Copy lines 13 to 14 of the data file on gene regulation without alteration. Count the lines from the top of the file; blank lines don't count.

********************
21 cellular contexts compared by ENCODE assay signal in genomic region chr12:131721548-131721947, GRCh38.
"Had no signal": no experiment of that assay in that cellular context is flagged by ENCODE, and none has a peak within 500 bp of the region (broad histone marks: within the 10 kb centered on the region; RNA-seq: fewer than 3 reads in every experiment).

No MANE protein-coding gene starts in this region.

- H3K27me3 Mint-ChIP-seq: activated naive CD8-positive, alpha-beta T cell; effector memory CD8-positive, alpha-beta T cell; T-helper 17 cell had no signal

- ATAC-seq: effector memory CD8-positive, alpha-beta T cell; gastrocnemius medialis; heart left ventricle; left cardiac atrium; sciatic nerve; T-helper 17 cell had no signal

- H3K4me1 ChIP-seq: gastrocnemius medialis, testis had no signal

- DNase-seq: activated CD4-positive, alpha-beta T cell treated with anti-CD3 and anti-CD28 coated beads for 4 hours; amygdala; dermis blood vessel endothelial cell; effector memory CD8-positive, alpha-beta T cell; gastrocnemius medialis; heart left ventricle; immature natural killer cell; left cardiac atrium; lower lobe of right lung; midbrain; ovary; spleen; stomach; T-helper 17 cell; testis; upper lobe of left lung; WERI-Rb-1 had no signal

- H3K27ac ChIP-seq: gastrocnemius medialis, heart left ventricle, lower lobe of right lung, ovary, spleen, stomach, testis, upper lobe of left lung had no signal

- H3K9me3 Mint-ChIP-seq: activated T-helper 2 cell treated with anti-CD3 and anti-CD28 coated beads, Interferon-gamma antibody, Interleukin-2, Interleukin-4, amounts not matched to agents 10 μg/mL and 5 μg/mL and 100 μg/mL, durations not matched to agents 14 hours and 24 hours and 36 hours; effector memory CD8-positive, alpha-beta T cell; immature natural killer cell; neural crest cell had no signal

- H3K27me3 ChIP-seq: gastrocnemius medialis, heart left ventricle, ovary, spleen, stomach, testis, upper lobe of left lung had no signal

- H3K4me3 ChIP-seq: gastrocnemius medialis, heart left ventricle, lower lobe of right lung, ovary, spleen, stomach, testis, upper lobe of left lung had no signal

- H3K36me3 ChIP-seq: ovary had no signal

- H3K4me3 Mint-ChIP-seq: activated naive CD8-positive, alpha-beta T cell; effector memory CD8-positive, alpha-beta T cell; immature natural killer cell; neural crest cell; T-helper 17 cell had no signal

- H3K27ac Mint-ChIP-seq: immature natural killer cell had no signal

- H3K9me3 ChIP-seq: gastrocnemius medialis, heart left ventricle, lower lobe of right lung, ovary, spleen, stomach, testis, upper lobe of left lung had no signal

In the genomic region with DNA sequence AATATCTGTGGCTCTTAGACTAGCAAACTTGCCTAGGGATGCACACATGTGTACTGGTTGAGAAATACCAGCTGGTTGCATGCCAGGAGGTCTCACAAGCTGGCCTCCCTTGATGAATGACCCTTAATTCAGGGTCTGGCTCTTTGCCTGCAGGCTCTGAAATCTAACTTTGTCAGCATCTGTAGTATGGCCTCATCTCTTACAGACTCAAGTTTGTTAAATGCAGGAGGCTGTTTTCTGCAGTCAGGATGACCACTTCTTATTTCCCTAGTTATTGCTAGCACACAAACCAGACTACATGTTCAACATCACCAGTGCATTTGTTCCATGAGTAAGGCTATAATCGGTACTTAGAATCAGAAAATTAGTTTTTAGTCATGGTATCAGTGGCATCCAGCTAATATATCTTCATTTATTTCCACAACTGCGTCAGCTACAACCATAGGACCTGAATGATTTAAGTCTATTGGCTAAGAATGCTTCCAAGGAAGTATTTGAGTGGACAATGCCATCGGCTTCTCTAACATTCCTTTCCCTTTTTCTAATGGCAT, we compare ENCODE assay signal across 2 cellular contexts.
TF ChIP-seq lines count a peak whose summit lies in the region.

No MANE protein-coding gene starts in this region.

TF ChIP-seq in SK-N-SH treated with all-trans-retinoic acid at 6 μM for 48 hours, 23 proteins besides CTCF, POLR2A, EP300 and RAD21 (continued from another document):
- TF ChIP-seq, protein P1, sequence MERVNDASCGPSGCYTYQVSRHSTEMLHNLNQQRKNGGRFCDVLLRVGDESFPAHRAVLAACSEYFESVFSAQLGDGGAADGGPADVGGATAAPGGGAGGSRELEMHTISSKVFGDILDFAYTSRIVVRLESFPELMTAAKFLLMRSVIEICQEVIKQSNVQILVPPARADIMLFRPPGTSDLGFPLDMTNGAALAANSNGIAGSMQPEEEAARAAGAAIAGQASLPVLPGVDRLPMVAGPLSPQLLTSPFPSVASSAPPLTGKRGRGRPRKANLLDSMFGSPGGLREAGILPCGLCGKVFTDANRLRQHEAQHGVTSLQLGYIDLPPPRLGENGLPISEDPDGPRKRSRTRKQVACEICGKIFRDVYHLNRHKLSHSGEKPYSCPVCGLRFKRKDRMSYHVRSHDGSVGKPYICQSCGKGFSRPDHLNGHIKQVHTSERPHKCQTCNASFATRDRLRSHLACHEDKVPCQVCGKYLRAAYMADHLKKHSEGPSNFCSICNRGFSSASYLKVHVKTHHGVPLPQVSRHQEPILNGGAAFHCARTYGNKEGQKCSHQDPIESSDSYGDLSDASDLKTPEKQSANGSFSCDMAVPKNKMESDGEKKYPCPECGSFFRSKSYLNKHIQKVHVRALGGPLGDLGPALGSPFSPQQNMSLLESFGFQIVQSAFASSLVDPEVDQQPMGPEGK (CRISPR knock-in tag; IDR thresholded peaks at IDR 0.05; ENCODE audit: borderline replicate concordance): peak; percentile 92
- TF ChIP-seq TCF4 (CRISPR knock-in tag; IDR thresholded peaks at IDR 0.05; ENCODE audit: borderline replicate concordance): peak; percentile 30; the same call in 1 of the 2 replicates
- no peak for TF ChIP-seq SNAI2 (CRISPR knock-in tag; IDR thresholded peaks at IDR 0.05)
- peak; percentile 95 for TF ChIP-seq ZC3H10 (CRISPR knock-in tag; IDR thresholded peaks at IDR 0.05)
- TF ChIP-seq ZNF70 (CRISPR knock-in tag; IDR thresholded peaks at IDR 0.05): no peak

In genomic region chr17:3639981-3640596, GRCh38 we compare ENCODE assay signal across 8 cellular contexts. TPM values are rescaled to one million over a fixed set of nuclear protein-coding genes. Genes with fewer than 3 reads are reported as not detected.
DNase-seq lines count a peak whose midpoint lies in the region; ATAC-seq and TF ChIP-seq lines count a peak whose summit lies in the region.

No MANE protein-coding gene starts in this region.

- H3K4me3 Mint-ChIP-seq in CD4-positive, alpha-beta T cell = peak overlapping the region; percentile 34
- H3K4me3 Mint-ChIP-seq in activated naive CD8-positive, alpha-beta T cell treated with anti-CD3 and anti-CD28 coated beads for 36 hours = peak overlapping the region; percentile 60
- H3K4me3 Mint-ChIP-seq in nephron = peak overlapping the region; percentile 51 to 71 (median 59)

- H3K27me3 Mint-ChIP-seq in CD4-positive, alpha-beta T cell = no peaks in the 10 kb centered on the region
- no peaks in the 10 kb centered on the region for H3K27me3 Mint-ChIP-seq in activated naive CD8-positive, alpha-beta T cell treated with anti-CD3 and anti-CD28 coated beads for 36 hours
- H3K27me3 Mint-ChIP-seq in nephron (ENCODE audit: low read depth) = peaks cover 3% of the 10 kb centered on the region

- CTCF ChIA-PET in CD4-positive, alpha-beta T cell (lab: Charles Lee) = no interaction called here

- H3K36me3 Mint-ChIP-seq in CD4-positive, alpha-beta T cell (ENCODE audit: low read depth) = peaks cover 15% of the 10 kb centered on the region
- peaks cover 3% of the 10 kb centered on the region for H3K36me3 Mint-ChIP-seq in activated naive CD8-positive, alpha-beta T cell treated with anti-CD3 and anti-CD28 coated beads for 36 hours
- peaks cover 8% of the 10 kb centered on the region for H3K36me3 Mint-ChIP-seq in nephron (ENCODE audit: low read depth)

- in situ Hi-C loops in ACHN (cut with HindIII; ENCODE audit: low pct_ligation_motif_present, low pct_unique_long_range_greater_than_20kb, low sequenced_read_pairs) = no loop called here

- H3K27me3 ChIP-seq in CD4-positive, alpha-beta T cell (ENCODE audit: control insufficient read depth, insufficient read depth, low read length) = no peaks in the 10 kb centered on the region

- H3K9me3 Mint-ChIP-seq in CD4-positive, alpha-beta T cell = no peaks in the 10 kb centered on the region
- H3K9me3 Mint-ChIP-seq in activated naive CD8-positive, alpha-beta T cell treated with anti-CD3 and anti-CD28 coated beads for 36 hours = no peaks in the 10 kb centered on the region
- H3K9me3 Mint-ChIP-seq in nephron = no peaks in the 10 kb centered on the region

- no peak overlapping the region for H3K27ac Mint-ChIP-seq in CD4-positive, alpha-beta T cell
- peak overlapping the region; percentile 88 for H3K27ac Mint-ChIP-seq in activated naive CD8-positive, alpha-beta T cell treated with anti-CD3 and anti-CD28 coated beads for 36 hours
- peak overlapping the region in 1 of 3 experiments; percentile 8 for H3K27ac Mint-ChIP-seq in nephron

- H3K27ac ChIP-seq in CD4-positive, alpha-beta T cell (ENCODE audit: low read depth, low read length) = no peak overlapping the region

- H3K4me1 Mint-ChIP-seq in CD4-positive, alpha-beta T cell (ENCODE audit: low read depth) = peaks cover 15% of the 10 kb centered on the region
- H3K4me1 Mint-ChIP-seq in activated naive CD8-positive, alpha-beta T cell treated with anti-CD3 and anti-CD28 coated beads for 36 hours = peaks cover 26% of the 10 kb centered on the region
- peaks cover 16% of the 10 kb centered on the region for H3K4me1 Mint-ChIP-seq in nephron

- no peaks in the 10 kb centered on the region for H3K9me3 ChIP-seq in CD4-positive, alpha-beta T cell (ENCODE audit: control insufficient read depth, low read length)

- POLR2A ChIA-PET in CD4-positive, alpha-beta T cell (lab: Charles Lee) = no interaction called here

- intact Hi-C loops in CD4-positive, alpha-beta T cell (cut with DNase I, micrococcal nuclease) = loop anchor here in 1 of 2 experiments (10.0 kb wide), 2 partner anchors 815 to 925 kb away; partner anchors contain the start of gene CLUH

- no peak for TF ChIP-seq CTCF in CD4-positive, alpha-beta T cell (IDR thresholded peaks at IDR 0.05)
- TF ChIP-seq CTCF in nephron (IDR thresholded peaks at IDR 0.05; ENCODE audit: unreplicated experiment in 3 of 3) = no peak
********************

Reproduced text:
- H3K4me3 Mint-ChIP-seq: activated naive CD8-positive, alpha-beta T cell; effector memory CD8-positive, alpha-beta T cell; immature natural killer cell; neural crest cell; T-helper 17 cell had no signal

- H3K27ac Mint-ChIP-seq: immature natural killer cell had no signal